J. Flemming, V. Huijnen, J. Arteta, P. Bechtold, A. Beljaars, A.-M. Blechschmidt, M. Diamantakis, R. J. Engelen, A. Gaudel, A. Inness, L. Jones, B. Josse, E. Katragkou, V. Marecal, V.-H. Peuch, A. Richter, M. G. Schultz, O. Stein, and A. Tsikerdekis
Geosci. Model Dev., 8, 975–1003,Short summary
We describe modules for atmospheric chemistry, wet and dry deposition and lightning NO production, which have been newly introduced in ECMWF's weather forecasting model. With that model, we want to forecast global air pollution as part of the European Copernicus Atmosphere Monitoring Service. We show that the new model results compare as well or better with in situ and satellite observations of ozone, CO, NO2, SO2 and formaldehyde as the previous model.
M. J. Alvarado, V. H. Payne, K. E. Cady-Pereira, J. D. Hegarty, S. S. Kulawik, K. J. Wecht, J. R. Worden, J. V. Pittman, and S. C. Wofsy
Atmos. Meas. Tech., 8, 965–985,
B. Sič, L. El Amraoui, V. Marécal, B. Josse, J. Arteta, J. Guth, M. Joly, and P. D. Hamer
Geosci. Model Dev., 8, 381–408,
C. Liu, X. Liu, M. G. Kowalewski, S. J. Janz, G. González Abad, K. E. Pickering, K. Chance, and L. N. Lamsal
Atmos. Meas. Tech., 8, 751–759,Short summary
We characterize the wavelengths and slit functions of Airborne Compact Atmospheric Mapper (ACAM) measurements in ~304--500 nm through the cross-correlation technique. It is necessary to account for atmospheric gas absorption and the ring effect. The derived broadened Gaussian slit functions agree very well with laboratory measurements. Trace gas retrieval comparisons demonstrate that the cross-correlation technique can be reliably used to characterize slit functions.
P. Schneider, W. A. Lahoz, and R. van der A
Atmos. Chem. Phys., 15, 1205–1220,Short summary
We use a homogeneous 10-year record of satellite data to study recent trends in NO2 over the world's major urban agglomerations. The results indicate distinct spatial patterns in trends, with moderate but consistent reductions in NO2 throughout most developed countries and rapid increases of up to 15 % per year over many sites in Asia, Africa, and South America. We also show links between urban NO2 trends and economic as well as demographic factors, and how the latter drive regional differences.
J. Bak, X. Liu, J. H. Kim, K. Chance, and D. P. Haffner
Atmos. Chem. Phys., 15, 667–683,
N. Glatthor, M. Höpfner, G. P. Stiller, T. von Clarmann, B. Funke, S. Lossow, E. Eckert, U. Grabowski, S. Kellmann, A. Linden, K. A. Walker, and A. Wiegele
Atmos. Chem. Phys., 15, 563–582,
M. Kaufmann, J. Blank, T. Guggenmoser, J. Ungermann, A. Engel, M. Ern, F. Friedl-Vallon, D. Gerber, J. U. Grooß, G. Guenther, M. Höpfner, A. Kleinert, E. Kretschmer, Th. Latzko, G. Maucher, T. Neubert, H. Nordmeyer, H. Oelhaf, F. Olschewski, J. Orphal, P. Preusse, H. Schlager, H. Schneider, D. Schuettemeyer, F. Stroh, O. Suminska-Ebersoldt, B. Vogel, C. M. Volk, W. Woiwode, and M. Riese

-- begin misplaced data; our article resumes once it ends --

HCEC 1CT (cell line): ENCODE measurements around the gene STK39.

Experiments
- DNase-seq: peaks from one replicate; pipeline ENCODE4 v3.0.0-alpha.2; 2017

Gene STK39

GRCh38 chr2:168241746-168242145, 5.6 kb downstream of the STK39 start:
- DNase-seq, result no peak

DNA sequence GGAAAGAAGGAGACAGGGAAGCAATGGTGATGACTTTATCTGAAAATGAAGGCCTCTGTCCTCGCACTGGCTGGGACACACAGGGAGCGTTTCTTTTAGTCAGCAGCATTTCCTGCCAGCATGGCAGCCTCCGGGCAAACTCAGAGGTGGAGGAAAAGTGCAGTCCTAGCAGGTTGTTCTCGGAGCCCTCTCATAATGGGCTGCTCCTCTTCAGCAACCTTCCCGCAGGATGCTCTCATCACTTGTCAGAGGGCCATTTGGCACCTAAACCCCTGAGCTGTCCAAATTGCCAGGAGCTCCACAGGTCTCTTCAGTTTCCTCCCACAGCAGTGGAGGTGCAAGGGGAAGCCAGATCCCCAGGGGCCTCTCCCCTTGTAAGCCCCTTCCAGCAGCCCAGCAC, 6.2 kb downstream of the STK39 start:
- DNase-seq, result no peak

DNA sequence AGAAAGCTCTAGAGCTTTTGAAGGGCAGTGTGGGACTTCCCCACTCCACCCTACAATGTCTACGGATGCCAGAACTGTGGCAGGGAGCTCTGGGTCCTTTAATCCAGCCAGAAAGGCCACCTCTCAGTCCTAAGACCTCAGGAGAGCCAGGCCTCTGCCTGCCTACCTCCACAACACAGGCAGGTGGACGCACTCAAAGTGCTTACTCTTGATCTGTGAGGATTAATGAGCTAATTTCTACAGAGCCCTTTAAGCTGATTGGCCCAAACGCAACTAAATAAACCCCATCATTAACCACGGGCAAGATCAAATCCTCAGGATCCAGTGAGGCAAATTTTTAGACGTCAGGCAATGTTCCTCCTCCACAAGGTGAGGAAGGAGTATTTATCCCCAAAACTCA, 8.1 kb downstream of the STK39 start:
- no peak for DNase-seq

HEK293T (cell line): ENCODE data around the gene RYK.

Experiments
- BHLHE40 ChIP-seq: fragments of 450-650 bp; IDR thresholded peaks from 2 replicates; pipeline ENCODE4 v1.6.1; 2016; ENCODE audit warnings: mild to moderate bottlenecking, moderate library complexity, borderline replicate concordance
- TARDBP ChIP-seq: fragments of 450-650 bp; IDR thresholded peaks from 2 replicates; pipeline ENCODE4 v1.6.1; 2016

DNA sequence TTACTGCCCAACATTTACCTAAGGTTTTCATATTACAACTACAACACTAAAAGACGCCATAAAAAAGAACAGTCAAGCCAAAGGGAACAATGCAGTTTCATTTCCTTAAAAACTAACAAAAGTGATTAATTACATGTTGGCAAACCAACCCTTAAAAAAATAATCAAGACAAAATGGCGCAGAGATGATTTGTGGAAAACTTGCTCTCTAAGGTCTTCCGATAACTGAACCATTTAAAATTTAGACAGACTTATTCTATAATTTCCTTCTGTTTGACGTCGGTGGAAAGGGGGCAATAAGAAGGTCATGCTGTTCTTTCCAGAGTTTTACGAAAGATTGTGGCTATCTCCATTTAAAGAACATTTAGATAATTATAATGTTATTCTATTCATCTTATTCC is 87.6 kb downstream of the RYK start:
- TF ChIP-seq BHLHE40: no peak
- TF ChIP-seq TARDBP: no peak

Atmos. Meas. Tech., 8, 81–95,
G. González Abad, X. Liu, K. Chance, H. Wang, T. P. Kurosu, and R. Suleiman
Atmos. Meas. Tech., 8, 19–32,Short summary
We present and discuss the Smithsonian Astrophysical Observatory (SAO) formaldehyde retrieval algorithm for the Ozone Monitoring Instrument (OMI), which is the operational retrieval for NASA OMI H2CO.
H. Oetjen, V. H. Payne, S. S. Kulawik, A. Eldering, J. Worden, D. P. Edwards, G. L. Francis, H. M. Worden, C. Clerbaux, J. Hadji-Lazaro, and D. Hurtmans
Atmos. Meas. Tech., 7, 4223–4236,Short summary
We apply the TES ozone retrieval algorithm to IASI radiances and characterise the uncertainties and information content of the retrieved ozone profiles. We find that our biases with respect to sondes and our degrees of freedom for signal for ozone are comparable to previously published results from other IASI ozone algorithms. We find that predicted and empirical errors are consistent. In general, the precision of the IASI ozone profiles is better than 20%.
A. Kleinert, F. Friedl-Vallon, T. Guggenmoser, M. Höpfner, T. Neubert, R. Ribalda, M. K. Sha, J. Ungermann, J. Blank, A. Ebersoldt, E. Kretschmer, T. Latzko, H. Oelhaf, F. Olschewski, and P. Preusse
Atmos. Meas. Tech., 7, 4167–4184,
A. Laeng, U. Grabowski, T. von Clarmann, G. Stiller, N. Glatthor, M. Höpfner, S. Kellmann, M. Kiefer, A. Linden, S. Lossow, V. Sofieva, I. Petropavlovskikh, D. Hubert, T. Bathgate, P. Bernath, C. D. Boone, C. Clerbaux, P. Coheur, R. Damadeo, D. Degenstein, S. Frith, L. Froidevaux, J. Gille, K. Hoppel, M. McHugh, Y. Kasai, J. Lumpe, N. Rahpoe, G. Toon, T. Sano, M. Suzuki, J. Tamminen, J. Urban, K. Walker, M. Weber, and J. Zawodny
Atmos. Meas. Tech., 7, 3971–3987,
C. Chan Miller, G. Gonzalez Abad, H. Wang, X. Liu, T. Kurosu, D. J. Jacob, and K. Chance
Atmos. Meas. Tech., 7, 3891–3907,
A. T. J. de Laat, I. Aben, M. Deeter, P. Nédélec, H. Eskes, J.-L. Attié, P. Ricaud, R. Abida, L. El Amraoui, and J. Landgraf
Atmos. Meas. Tech., 7, 3783–3799,
V. H. Payne, M. J. Alvarado, K. E. Cady-Pereira, J. R. Worden, S. S. Kulawik, and E. V. Fischer
Atmos. Meas. Tech., 7, 3737–3749,Short summary